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Research article - Peer-reviewed, 2019

Mapping the world's free-flowing rivers

Grill, G.; Lehner, B.; Thieme, M.; Geenen, B.; Tickner, D.; Antonelli, F.; Babu, S.; Borrelli, P.; Cheng, L.; Crochetiere, H.; Macedo, H. Ehalt; Filgueiras, R.; Goichot, M.; Higgins, J.; Hogan, Z.; Lip, B.; McClain, M. E.; Meng, J.; Mulligan, M.; Nilsson, C.;
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Abstract

Free-flowing rivers (FFRs) support diverse, complex and dynamic ecosystems globally, providing important societal and economic services. Infrastructure development threatens the ecosystem processes, biodiversity and services that these rivers support. Here we assess the connectivity status of 12 million kilometres of rivers globally and identify those that remain free-flowing in their entire length. Only 37 per cent of rivers longer than 1,000 kilometres remain free-flowing over their entire length and 23 per cent flow uninterrupted to the ocean. Very long FFRs are largely restricted to remote regions of the Arctic and of the Amazon and Congo basins. In densely populated areas only few very long rivers remain free-flowing, such as the Irrawaddy and Salween. Dams and reservoirs and their up- and downstream propagation of fragmentation and flow regulation are the leading contributors to the loss of river connectivity. By applying a new method to quantify riverine connectivity and map FFRs, we provide a foundation for concerted global and national strategies to maintain or restore them.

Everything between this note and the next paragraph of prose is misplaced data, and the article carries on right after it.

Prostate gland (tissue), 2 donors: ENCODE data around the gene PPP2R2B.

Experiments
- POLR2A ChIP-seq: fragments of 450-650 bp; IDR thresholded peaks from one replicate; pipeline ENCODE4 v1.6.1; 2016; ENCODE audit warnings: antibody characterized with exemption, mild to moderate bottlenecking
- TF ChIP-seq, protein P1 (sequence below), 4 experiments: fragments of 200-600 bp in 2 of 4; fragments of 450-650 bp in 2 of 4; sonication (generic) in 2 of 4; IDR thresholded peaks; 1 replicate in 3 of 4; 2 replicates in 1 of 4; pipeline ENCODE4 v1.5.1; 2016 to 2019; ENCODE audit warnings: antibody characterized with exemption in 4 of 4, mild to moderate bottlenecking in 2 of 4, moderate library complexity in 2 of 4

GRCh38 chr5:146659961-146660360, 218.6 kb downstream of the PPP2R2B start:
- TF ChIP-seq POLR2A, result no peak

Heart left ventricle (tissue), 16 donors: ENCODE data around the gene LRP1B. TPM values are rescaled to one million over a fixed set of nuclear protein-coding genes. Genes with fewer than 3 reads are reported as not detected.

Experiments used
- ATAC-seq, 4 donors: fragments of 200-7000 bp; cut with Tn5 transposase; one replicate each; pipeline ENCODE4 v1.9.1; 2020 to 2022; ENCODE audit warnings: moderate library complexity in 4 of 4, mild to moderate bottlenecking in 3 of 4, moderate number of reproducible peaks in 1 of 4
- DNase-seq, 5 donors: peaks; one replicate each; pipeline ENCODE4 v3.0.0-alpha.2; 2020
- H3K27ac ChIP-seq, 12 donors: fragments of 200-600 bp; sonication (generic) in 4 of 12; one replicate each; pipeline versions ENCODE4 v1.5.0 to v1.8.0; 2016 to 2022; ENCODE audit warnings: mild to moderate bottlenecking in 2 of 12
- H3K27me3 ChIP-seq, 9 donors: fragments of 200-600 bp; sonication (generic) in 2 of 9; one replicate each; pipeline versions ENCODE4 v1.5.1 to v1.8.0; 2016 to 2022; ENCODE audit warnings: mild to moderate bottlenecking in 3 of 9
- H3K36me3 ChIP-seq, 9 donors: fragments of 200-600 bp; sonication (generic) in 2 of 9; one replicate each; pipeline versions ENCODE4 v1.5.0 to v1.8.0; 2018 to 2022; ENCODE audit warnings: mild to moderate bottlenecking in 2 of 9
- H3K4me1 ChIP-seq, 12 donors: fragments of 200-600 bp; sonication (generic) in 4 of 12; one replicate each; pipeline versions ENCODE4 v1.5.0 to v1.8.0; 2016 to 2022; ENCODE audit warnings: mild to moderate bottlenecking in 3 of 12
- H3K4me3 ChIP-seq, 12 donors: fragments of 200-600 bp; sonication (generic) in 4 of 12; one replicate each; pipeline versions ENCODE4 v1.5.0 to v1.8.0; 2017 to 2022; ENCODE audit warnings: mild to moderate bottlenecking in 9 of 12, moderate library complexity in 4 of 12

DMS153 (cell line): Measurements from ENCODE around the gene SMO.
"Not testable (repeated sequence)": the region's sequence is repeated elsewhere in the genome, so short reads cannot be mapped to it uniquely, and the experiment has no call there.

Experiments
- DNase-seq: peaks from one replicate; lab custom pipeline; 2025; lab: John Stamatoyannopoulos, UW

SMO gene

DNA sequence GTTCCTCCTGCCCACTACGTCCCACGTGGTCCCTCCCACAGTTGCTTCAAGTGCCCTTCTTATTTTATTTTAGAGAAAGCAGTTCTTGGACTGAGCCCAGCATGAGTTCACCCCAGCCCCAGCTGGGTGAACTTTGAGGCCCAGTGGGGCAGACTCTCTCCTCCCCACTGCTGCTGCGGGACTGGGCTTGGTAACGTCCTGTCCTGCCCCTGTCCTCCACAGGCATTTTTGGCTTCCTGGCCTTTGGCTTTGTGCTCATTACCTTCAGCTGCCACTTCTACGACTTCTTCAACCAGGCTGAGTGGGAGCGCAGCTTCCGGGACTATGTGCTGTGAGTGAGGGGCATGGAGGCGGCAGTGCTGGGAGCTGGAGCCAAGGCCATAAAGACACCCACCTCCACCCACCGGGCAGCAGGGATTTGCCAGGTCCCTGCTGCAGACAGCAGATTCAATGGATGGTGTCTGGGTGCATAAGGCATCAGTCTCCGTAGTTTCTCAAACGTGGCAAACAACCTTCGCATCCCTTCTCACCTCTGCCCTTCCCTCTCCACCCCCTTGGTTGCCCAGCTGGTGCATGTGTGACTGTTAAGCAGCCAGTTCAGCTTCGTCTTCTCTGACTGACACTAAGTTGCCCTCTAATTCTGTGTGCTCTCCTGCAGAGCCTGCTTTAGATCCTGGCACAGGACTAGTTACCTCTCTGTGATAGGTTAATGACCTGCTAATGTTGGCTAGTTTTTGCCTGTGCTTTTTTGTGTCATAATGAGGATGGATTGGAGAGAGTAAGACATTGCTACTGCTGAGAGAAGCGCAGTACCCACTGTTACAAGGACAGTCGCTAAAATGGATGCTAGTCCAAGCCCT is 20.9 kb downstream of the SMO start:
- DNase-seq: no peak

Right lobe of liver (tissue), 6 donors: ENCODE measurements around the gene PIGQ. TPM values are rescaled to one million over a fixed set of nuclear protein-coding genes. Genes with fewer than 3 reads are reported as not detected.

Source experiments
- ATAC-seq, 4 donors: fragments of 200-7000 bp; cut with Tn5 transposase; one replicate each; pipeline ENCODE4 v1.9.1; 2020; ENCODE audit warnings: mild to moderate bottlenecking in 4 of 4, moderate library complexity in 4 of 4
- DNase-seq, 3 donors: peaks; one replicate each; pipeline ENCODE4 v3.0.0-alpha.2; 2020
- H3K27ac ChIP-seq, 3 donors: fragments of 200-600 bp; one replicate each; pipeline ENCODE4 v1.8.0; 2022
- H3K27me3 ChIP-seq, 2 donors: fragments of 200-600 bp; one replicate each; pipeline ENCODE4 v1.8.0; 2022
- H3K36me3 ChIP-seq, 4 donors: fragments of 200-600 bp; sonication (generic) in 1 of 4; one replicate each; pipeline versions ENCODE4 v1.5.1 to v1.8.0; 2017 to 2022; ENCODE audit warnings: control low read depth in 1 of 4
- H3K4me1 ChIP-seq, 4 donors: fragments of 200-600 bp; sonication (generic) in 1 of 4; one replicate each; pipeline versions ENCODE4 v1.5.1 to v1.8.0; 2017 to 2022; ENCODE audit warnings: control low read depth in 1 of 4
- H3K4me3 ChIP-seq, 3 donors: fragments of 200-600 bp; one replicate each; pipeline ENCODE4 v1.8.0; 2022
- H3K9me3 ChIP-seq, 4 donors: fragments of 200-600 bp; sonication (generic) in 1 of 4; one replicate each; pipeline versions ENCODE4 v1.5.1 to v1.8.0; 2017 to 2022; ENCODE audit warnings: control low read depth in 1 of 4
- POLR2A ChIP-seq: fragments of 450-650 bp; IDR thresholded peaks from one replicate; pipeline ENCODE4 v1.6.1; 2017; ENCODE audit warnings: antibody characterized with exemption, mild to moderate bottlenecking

Published in

Nature
2019, Volume: 569, number: 7755, pages: 215-221
Publisher: NATURE PUBLISHING GROUP

      SLU Authors

        Sustainable Development Goals

        SDG13 Climate action

        UKÄ Subject classification

        Ecology
        Oceanography, Hydrology, Water Resources

        Publication identifier

        DOI: https://doi.org/10.1038/s41586-019-1111-9

        Permanent link to this page (URI)

        https://res.slu.se/id/publ/100358